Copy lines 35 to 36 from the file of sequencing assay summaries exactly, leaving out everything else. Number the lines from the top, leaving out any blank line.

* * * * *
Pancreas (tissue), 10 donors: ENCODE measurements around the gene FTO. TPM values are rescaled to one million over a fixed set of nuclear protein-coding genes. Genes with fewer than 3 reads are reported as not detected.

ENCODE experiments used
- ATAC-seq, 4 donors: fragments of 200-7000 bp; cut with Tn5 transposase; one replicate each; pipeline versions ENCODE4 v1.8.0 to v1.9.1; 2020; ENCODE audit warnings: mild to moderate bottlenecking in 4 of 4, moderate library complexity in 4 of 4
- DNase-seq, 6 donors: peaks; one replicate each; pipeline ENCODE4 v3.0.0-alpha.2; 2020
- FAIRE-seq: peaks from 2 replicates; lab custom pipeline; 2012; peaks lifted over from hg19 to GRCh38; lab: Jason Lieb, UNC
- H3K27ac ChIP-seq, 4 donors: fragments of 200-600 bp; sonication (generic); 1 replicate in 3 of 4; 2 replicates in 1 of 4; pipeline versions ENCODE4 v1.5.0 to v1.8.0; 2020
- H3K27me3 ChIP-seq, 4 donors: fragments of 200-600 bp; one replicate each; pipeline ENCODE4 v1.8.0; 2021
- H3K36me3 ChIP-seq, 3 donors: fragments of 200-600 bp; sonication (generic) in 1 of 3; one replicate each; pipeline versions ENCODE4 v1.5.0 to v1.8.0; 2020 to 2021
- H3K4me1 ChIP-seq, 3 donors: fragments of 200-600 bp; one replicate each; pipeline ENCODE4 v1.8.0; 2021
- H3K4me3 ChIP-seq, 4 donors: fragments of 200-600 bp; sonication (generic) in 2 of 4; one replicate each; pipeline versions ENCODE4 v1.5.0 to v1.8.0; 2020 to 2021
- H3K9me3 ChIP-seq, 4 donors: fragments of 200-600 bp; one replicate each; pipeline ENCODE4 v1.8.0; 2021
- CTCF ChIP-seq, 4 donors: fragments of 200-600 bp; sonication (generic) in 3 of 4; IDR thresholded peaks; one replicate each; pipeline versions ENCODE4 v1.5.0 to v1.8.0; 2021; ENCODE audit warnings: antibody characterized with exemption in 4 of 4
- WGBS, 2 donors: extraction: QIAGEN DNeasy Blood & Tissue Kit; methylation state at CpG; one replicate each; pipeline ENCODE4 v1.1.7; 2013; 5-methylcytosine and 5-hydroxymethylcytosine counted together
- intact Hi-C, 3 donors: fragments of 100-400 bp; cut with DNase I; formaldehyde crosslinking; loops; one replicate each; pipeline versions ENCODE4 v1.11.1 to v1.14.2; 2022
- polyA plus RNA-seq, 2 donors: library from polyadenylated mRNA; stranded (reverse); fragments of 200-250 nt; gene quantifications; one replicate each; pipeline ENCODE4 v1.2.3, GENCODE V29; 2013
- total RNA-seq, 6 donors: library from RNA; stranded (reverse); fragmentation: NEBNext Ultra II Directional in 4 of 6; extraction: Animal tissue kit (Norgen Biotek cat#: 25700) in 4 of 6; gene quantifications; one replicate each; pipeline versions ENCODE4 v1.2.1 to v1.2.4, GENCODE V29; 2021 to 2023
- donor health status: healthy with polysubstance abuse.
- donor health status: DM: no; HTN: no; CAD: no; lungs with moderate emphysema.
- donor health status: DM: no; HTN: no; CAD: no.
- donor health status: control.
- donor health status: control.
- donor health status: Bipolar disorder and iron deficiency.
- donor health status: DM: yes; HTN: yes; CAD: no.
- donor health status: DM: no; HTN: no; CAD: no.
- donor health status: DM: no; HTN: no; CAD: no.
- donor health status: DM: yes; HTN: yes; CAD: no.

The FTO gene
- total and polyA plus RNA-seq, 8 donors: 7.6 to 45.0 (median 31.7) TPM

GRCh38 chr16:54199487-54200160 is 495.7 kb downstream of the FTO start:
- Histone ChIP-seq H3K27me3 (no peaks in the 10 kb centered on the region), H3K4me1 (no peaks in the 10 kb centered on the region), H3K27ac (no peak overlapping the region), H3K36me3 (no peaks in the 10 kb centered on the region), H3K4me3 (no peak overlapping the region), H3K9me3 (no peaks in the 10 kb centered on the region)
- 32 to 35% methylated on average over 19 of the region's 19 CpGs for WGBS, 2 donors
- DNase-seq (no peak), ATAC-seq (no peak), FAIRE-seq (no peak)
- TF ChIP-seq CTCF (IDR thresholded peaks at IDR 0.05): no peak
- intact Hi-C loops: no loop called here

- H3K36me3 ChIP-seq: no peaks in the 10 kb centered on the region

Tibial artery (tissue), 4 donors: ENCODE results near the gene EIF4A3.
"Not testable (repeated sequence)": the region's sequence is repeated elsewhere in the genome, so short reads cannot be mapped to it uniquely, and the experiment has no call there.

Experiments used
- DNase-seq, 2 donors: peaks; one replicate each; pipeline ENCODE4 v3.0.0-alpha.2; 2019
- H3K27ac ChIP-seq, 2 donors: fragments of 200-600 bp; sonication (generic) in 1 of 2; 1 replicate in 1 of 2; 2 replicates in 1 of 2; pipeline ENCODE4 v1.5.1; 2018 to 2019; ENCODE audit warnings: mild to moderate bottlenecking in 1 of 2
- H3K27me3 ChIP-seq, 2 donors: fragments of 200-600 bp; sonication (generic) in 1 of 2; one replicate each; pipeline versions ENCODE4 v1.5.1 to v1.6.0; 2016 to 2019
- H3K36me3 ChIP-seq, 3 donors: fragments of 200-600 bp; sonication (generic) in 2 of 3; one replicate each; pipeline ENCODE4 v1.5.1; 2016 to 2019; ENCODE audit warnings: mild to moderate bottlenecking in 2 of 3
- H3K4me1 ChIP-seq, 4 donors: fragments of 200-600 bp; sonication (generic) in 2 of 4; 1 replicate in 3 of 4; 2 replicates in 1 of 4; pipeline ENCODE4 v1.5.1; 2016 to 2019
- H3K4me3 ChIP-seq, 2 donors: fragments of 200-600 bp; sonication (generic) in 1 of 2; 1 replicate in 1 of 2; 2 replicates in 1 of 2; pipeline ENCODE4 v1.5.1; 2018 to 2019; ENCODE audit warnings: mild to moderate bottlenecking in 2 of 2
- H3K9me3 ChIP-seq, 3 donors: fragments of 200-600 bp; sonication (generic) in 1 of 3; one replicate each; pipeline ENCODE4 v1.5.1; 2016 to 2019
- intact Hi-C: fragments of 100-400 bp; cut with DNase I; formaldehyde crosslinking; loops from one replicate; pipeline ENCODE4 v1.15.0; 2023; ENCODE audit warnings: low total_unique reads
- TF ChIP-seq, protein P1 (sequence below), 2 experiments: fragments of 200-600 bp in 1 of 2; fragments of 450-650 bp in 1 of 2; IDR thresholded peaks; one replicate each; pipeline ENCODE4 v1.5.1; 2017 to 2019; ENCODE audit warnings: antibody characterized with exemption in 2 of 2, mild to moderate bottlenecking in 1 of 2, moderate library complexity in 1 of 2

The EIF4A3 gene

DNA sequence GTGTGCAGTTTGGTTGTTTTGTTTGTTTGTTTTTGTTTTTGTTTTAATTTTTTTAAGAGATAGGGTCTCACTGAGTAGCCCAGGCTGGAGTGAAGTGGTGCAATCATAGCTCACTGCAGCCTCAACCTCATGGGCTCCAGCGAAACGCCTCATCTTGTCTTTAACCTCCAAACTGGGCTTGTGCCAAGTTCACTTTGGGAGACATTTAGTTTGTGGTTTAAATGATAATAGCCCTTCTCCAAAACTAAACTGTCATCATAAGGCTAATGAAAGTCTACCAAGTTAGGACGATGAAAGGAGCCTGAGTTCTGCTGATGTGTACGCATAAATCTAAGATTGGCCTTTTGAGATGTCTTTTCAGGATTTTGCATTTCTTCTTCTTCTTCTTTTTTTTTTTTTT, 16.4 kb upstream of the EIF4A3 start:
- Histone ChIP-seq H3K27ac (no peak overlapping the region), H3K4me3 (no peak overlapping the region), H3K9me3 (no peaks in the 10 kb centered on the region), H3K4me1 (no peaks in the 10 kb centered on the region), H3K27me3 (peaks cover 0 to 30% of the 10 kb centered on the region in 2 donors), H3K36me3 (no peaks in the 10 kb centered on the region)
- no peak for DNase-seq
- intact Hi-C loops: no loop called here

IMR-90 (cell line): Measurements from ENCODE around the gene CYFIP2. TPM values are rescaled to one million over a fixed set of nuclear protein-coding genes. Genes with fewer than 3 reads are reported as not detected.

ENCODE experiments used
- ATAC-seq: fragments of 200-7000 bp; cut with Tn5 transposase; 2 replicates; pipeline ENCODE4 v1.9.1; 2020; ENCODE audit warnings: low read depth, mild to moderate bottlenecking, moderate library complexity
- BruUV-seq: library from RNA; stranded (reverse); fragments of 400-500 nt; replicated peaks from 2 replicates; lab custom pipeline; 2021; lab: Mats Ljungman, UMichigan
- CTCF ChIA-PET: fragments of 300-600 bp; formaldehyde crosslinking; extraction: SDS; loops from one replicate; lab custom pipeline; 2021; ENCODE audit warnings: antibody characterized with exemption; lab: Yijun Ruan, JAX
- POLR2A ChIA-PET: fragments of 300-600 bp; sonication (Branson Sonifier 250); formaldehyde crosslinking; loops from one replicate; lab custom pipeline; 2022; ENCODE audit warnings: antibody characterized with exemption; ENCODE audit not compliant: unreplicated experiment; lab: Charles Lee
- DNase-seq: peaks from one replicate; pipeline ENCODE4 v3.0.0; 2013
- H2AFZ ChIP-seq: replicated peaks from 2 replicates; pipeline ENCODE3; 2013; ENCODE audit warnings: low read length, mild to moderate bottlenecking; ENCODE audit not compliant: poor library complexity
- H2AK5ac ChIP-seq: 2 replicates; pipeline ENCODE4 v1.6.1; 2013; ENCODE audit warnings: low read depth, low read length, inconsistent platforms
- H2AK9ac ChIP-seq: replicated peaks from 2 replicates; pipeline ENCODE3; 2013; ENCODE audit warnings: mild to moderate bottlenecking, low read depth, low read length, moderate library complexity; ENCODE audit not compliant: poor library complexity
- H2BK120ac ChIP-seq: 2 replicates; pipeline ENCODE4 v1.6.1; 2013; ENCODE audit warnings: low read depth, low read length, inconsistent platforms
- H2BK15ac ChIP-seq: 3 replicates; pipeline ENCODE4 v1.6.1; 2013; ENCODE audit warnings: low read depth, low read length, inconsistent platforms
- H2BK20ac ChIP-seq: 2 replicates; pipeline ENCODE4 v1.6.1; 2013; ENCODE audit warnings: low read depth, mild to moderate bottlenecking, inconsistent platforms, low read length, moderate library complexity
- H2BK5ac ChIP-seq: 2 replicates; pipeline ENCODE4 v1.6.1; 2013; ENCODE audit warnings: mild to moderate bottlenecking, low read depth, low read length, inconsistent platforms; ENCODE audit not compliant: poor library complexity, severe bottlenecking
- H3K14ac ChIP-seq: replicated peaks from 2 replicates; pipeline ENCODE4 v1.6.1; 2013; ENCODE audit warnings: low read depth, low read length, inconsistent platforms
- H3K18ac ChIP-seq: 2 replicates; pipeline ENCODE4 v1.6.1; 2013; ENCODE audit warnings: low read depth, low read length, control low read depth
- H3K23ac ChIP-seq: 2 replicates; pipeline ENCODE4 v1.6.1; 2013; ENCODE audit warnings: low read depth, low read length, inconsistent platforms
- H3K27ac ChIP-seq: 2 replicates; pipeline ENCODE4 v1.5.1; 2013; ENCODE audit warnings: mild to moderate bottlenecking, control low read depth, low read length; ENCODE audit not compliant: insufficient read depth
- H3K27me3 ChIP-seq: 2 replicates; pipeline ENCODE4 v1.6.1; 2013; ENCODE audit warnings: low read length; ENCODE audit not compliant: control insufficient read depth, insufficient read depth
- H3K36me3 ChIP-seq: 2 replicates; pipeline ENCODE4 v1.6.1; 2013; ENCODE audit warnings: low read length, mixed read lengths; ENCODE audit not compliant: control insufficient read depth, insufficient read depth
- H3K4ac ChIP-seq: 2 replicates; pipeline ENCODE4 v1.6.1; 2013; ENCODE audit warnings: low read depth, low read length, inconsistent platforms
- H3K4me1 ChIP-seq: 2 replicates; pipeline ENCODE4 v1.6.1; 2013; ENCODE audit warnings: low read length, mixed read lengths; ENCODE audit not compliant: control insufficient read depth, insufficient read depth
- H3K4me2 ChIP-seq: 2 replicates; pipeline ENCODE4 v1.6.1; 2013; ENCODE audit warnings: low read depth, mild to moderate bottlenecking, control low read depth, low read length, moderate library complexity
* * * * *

- H3K36me3 ChIP-seq: no peaks in the 10 kb centered on the region

Tibial artery (tissue), 4 donors: ENCODE results near the gene EIF4A3.